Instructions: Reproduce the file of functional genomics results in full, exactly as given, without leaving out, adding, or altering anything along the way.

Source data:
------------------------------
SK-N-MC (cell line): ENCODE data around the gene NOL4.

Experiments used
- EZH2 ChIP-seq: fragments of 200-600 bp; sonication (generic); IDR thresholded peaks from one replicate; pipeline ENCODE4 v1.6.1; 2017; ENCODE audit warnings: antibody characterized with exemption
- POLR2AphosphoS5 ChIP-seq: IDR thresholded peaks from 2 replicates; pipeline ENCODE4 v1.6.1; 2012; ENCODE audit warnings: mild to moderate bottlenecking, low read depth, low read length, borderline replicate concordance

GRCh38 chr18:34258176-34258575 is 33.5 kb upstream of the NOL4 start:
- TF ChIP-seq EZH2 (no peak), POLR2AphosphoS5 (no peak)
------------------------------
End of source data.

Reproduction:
SK-N-MC (cell line): ENCODE data around the gene NOL4.

Experiments used
- EZH2 ChIP-seq: fragments of 200-600 bp; sonication (generic); IDR thresholded peaks from one replicate; pipeline ENCODE4 v1.6.1; 2017; ENCODE audit warnings: antibody characterized with exemption
- POLR2AphosphoS5 ChIP-seq: IDR thresholded peaks from 2 replicates; pipeline ENCODE4 v1.6.1; 2012; ENCODE audit warnings: mild to moderate bottlenecking, low read depth, low read length, borderline replicate concordance

GRCh38 chr18:34258176-34258575 is 33.5 kb upstream of the NOL4 start:
- TF ChIP-seq EZH2 (no peak), POLR2AphosphoS5 (no peak)